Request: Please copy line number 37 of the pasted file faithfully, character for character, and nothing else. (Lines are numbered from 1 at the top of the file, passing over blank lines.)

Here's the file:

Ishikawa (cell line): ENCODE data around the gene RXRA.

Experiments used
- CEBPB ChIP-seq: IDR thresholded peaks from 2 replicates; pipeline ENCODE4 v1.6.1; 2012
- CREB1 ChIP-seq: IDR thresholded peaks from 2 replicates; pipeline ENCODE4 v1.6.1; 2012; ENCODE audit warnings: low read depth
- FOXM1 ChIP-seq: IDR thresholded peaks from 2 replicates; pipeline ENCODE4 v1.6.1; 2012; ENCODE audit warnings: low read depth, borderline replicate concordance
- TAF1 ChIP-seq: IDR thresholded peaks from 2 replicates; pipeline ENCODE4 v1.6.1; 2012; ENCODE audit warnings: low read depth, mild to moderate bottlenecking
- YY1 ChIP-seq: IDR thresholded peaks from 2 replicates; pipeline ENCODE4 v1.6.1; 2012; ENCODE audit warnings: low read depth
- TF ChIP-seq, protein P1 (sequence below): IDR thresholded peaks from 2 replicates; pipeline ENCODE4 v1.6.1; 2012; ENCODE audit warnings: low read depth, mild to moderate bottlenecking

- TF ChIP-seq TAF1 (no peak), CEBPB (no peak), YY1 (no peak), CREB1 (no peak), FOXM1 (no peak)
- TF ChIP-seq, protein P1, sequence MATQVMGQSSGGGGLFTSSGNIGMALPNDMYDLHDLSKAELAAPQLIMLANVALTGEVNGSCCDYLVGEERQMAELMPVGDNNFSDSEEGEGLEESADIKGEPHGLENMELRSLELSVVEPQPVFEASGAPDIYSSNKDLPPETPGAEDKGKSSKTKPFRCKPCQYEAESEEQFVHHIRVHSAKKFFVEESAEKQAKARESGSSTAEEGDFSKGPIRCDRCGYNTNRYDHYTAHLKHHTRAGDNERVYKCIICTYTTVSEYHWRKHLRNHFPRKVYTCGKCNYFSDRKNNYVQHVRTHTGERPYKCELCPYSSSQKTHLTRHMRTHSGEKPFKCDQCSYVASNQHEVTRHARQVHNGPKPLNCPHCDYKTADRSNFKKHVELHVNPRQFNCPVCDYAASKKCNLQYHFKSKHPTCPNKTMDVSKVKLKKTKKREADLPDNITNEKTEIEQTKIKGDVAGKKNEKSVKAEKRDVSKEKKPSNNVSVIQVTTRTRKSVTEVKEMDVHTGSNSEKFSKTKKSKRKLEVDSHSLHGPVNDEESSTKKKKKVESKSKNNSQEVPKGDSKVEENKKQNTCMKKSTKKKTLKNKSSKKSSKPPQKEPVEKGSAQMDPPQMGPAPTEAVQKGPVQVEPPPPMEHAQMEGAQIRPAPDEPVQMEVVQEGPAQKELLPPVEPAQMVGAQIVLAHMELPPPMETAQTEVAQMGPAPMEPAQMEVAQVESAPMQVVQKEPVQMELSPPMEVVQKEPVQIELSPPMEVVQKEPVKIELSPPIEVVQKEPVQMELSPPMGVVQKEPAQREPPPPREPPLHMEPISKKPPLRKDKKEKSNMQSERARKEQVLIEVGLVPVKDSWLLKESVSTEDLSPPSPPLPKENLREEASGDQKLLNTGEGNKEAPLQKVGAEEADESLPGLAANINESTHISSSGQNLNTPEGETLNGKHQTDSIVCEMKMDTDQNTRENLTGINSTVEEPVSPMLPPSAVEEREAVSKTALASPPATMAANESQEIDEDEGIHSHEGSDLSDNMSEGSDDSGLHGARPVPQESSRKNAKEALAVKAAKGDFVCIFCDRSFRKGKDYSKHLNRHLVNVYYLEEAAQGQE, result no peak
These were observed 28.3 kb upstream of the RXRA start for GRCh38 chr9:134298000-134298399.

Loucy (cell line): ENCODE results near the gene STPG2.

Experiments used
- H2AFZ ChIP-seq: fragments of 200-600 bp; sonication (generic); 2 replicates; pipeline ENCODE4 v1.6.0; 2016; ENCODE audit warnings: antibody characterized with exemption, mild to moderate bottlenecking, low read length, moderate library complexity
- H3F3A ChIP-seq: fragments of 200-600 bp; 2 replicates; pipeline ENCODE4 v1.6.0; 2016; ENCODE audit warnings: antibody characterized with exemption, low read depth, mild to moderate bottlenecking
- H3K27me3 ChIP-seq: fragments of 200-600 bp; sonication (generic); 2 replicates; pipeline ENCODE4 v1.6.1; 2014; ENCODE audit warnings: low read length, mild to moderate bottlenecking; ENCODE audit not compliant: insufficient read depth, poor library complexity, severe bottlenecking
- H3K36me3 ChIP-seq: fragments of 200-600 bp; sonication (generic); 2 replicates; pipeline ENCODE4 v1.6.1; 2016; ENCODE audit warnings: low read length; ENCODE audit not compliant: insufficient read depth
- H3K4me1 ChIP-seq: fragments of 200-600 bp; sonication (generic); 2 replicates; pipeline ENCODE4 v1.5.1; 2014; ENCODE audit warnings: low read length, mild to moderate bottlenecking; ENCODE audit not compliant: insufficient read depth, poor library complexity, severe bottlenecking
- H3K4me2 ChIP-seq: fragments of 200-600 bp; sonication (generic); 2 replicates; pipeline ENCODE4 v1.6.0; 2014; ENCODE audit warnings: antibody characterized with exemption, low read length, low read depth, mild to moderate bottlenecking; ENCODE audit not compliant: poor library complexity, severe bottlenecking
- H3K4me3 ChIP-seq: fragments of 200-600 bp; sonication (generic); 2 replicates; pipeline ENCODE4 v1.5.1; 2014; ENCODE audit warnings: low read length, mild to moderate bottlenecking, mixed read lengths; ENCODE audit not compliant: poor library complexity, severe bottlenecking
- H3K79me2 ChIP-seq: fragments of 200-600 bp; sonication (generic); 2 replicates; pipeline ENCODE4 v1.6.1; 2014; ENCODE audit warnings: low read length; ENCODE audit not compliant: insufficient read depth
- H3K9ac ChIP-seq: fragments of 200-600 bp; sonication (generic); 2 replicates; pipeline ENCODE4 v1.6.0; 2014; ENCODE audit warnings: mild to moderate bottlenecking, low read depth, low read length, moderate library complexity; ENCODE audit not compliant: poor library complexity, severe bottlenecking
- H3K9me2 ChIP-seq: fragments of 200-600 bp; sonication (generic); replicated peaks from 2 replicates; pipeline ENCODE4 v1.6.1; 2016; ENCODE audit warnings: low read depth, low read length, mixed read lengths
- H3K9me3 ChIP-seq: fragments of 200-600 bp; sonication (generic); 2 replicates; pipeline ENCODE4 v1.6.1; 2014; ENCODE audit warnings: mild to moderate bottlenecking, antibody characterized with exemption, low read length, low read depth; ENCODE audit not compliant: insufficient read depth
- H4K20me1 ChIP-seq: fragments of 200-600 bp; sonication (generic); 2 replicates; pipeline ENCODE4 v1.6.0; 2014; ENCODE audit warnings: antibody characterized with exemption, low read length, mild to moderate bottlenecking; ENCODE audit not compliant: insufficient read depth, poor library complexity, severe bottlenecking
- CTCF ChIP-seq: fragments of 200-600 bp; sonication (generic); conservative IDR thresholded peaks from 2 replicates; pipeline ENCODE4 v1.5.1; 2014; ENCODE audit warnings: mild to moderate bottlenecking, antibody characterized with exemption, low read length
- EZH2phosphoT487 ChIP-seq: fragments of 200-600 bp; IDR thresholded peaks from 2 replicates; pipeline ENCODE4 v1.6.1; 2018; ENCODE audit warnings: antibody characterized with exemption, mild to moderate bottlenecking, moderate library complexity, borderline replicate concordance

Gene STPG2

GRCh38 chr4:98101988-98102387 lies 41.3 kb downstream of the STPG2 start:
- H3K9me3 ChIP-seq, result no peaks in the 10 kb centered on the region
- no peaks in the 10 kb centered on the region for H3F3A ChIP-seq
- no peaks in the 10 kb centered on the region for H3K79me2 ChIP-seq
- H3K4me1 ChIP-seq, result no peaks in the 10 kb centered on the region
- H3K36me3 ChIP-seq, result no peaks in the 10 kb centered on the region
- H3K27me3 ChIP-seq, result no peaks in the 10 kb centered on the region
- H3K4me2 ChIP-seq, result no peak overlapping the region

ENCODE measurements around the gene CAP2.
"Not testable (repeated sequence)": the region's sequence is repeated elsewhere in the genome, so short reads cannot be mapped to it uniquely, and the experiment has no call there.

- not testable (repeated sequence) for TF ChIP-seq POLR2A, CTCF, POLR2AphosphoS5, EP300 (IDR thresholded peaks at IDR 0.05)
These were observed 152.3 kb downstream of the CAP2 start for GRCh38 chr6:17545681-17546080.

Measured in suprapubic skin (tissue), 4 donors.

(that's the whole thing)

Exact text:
ENCODE measurements around the gene CAP2.